I also appreciated the fact that Suzuki was not presented as a some sort of god. Instead, Chadwick presents him to us as a real human being with occasional tendencies towards making mistakes or simply behaving like an actual human. It seems to me that in doing so the real greatness of Suzuki comes across much, much better. Indeed he seems all the more remarkable to me for it. Here is, in many respects, a normal man who forgets stuff, gets angry, etc. who nevertheless achieves remarkable things. I find this a lot more useful (and yes, inspiring) than reading about yet another "Mr./Ms. Perfect Spiritual Person" who bears no relation to me or my own flawed life.

Also, Chadwick does a marvelous job of conveying a sense of historical and situational context in his writing. This may be his greatest strength as a writer - the ability to get across the feel of a place, time, and situation. Check out Thank You and OK! for a really masterful example of this.

Finally, this book is damn funny in places. Humor, it seems to me, is central to American buddhism. Buddhism, like anything that people take very seriously (and we should) is always in danger of taking itself TOO seriously. Suzuki, and in turn Chadwick, keep Buddhism on its toes by poking fun at it every now and then. The story of Suzuki in the hamburger joint with one of his vegetarian disciples is a delightful example of this.

I read an awful lot of books about buddhism. Many of them are dry, dull, and fail to convey much of anything beyond the fact that a billion years of often esoteric philosophical thinking has gone into it. Some of them are excellent. However, Chadwick's two books are unique and uniquely excellent. They convey the rich depth and beauty of buddhism while at the same time celebrating its human side. They don't take themselves too seriously - they don't presume to have it all figured out - they just make buddhism human, and I can relate to them in a way that I can't relate to practically any other form of buddhist writing. 2 of 2 people found this review helpful. Was this review helpful to you?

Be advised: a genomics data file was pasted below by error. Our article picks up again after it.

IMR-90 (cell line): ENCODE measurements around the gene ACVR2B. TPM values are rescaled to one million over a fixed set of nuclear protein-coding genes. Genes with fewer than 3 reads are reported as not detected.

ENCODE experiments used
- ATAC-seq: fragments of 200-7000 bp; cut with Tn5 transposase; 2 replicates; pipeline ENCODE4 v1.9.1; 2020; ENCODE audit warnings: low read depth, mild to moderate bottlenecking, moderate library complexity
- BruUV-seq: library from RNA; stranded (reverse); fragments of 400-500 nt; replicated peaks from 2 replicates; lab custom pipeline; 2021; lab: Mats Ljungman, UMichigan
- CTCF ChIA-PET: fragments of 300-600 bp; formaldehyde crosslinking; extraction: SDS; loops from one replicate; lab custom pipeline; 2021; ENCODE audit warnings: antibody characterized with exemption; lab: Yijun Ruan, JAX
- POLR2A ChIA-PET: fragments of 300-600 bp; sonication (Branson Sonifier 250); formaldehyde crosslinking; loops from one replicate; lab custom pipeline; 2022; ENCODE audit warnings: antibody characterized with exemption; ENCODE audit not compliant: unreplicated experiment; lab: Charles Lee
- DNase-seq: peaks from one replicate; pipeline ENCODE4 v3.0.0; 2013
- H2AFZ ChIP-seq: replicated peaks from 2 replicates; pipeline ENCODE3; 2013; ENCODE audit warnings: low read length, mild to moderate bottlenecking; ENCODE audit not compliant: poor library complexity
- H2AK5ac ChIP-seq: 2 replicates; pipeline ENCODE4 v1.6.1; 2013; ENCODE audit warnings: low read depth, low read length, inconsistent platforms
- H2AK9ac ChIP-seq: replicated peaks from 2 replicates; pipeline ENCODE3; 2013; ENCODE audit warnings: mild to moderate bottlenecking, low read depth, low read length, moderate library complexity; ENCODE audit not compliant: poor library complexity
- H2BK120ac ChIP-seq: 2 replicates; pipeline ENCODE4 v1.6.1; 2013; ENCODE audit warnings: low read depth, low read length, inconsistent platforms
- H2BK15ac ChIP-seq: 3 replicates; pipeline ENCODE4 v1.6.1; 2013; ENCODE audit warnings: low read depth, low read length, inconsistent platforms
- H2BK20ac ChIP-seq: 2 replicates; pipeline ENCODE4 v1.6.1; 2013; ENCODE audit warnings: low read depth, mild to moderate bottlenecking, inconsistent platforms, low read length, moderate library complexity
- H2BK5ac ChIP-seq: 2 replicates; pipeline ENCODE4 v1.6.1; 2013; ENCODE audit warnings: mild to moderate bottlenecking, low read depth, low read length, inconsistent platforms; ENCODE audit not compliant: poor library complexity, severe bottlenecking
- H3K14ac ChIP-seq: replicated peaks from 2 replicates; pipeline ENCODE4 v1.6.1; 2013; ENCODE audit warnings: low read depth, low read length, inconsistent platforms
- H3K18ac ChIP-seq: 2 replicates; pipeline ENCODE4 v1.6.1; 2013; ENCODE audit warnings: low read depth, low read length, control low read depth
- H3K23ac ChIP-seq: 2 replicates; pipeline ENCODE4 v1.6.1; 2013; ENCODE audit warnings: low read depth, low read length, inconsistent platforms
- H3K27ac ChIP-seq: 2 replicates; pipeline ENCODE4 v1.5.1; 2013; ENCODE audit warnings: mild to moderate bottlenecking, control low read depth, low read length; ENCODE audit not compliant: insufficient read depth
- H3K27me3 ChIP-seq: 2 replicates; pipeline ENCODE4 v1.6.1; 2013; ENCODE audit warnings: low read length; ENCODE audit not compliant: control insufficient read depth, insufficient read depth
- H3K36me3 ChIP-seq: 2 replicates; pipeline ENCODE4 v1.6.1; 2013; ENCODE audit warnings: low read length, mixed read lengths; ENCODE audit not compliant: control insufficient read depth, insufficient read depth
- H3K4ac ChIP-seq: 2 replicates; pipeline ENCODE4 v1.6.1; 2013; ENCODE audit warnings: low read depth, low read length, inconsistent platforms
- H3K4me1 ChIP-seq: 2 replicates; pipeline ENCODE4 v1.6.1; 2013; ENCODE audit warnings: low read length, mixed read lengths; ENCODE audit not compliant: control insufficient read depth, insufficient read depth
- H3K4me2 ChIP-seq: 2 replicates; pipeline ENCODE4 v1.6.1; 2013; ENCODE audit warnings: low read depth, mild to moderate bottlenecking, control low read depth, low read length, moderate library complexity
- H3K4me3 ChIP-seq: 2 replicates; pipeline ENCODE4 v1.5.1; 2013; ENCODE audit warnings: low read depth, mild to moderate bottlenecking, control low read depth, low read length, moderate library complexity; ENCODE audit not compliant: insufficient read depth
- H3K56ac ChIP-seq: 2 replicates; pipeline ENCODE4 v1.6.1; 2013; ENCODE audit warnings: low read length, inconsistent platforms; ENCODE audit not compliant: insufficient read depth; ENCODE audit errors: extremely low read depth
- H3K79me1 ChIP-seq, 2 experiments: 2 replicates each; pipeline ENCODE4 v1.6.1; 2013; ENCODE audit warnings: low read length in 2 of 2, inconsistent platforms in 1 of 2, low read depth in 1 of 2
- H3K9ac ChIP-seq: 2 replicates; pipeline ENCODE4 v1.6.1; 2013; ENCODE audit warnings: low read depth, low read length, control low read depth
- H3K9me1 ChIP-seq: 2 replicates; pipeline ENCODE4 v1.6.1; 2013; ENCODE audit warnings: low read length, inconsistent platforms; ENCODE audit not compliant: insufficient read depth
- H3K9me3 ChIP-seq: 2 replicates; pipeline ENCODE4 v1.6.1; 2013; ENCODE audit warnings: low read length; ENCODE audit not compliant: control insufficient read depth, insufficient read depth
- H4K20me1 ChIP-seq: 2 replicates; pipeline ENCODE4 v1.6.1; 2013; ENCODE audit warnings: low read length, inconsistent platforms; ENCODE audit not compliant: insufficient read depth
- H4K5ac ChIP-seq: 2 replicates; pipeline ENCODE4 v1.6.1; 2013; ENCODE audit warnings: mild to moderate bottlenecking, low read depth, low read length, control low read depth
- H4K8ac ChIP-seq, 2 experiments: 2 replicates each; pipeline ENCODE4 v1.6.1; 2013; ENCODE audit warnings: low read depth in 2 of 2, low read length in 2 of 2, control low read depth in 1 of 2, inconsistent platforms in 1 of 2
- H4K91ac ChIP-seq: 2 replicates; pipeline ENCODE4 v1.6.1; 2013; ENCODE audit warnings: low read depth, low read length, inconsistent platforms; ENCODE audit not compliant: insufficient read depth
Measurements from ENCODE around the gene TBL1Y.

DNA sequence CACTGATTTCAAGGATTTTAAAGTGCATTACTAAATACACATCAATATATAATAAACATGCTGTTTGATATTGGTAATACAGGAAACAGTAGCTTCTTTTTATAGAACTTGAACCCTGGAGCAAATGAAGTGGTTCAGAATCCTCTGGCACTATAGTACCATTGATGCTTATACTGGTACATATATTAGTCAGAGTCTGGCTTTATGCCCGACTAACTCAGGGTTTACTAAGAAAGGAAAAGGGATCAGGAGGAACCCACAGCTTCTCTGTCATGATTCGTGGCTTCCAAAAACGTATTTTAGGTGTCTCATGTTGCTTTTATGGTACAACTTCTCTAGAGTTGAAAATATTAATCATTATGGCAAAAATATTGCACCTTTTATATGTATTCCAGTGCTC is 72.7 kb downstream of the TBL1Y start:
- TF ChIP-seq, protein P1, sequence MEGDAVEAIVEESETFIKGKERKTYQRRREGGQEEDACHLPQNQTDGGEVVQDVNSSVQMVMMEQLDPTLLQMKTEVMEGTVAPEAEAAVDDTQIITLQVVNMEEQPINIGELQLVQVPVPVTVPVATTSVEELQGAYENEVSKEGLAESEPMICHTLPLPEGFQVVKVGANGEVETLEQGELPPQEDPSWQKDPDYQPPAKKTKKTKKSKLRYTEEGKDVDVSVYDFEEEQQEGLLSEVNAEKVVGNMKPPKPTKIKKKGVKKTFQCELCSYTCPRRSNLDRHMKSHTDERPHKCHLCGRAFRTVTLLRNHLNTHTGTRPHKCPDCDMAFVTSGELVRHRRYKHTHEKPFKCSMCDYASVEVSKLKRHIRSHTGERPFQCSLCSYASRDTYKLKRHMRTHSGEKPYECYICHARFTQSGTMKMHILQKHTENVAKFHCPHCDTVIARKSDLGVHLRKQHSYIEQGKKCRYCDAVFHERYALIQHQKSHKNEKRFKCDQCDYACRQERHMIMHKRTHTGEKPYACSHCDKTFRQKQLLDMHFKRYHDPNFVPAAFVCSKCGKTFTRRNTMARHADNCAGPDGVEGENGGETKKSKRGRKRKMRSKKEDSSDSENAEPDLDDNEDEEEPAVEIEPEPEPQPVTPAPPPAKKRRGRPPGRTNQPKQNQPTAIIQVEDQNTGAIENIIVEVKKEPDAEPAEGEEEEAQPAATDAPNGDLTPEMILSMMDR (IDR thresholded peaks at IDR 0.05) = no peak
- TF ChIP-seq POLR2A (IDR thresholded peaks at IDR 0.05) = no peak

a good read

Reviewer: Mark from Arkansas

April 22, 1999

This is an excellent book for anyone wanting insight into the life, times and teachings of a most extraordinary ordinary Zen master. Mixed in with the narrative of Suzuki's life are short passages (taken from interviews and tapes of Suzuki's talks) on his life and the teachings of Buddhism. The book includes several pages of wonderful black&white pictures, too. Chadwick's writing style is informal, very tell-it-like-it-is, without being too preachy, judgmental. Some paragraphs end rather abruptly seemingly without coming to a complete close, but I think many Zen lectures are like that. Chadwick paints a picture of a Zen master who was reverent, irreverent, paradoxical, compassionate, unbelieveably wise, very human, and very ordinary. Was this review helpful to you?